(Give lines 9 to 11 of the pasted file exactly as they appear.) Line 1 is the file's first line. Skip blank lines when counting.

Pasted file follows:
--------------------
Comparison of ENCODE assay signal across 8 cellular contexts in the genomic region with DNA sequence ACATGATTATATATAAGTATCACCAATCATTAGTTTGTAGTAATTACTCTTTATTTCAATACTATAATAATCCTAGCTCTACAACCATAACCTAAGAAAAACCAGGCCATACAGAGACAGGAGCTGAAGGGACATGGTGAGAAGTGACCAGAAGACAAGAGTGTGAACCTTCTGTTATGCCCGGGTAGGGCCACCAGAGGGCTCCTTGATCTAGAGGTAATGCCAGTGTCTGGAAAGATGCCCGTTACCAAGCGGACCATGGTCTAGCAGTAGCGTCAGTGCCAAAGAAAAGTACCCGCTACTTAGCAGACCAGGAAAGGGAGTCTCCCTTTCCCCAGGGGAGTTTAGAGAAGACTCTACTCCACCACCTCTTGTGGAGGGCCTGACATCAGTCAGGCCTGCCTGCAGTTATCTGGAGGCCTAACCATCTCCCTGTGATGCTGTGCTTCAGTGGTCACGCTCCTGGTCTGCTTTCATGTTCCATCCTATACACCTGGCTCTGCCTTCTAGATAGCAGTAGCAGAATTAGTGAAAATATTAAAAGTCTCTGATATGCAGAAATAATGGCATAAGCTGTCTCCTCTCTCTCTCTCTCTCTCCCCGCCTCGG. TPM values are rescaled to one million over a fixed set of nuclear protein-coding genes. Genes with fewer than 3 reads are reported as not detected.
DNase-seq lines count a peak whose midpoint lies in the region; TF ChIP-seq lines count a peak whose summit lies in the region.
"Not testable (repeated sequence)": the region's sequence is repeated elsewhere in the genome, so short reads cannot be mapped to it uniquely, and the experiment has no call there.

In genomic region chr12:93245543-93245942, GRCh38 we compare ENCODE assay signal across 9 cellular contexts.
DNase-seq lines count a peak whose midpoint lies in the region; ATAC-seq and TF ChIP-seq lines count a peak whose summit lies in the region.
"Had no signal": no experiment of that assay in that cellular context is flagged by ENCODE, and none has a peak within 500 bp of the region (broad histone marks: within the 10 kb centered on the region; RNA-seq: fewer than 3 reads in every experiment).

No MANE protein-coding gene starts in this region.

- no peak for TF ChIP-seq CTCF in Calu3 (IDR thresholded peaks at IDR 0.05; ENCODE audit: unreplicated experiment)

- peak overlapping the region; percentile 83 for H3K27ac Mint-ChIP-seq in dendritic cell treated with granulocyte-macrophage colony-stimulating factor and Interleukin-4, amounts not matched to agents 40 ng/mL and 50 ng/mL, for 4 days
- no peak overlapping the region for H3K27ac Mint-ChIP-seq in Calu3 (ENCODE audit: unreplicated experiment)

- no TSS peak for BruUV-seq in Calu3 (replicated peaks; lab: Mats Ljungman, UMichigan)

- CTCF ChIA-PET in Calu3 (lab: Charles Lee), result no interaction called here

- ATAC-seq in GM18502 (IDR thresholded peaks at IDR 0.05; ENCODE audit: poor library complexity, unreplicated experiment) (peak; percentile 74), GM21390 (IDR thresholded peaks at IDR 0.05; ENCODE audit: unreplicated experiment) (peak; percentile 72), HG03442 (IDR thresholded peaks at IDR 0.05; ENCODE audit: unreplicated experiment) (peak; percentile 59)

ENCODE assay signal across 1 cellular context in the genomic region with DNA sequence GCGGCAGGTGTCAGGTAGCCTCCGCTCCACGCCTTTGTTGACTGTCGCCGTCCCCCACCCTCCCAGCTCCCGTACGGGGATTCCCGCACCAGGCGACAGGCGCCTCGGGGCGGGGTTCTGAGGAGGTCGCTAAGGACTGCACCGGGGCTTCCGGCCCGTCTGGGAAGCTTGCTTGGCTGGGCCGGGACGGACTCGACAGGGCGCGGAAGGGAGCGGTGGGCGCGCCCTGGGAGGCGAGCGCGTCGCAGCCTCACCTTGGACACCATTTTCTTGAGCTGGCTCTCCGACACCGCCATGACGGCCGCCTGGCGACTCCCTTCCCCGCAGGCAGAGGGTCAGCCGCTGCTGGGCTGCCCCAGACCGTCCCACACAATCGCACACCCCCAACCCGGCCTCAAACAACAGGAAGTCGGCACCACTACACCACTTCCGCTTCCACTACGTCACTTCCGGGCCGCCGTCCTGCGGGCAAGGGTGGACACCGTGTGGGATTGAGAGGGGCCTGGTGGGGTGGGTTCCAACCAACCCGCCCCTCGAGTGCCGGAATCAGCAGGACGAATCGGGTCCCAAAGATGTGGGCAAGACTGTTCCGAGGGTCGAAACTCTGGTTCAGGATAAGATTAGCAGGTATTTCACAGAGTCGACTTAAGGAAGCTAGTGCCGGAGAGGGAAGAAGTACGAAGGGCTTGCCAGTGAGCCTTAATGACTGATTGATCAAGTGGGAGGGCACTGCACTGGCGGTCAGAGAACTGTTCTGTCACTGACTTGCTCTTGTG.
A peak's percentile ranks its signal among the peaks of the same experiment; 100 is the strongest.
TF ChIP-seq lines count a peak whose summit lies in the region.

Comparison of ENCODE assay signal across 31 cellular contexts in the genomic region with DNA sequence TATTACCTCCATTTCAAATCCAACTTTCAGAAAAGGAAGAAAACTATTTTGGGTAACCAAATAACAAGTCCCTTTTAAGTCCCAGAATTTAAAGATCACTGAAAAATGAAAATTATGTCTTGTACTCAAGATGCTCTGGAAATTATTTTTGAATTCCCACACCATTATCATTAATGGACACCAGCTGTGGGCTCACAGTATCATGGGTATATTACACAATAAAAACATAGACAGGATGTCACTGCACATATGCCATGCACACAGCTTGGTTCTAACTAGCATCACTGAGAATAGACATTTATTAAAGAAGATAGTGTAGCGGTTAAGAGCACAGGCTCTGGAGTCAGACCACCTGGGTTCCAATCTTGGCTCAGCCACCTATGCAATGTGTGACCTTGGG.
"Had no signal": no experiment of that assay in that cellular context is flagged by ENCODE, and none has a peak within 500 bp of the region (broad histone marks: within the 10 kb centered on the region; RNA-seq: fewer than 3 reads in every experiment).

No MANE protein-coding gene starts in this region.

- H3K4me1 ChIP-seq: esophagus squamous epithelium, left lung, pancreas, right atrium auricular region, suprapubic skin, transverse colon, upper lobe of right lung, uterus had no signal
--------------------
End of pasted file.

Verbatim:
- peak overlapping the region; percentile 83 for H3K27ac Mint-ChIP-seq in dendritic cell treated with granulocyte-macrophage colony-stimulating factor and Interleukin-4, amounts not matched to agents 40 ng/mL and 50 ng/mL, for 4 days
- no peak overlapping the region for H3K27ac Mint-ChIP-seq in Calu3 (ENCODE audit: unreplicated experiment)

- no TSS peak for BruUV-seq in Calu3 (replicated peaks; lab: Mats Ljungman, UMichigan)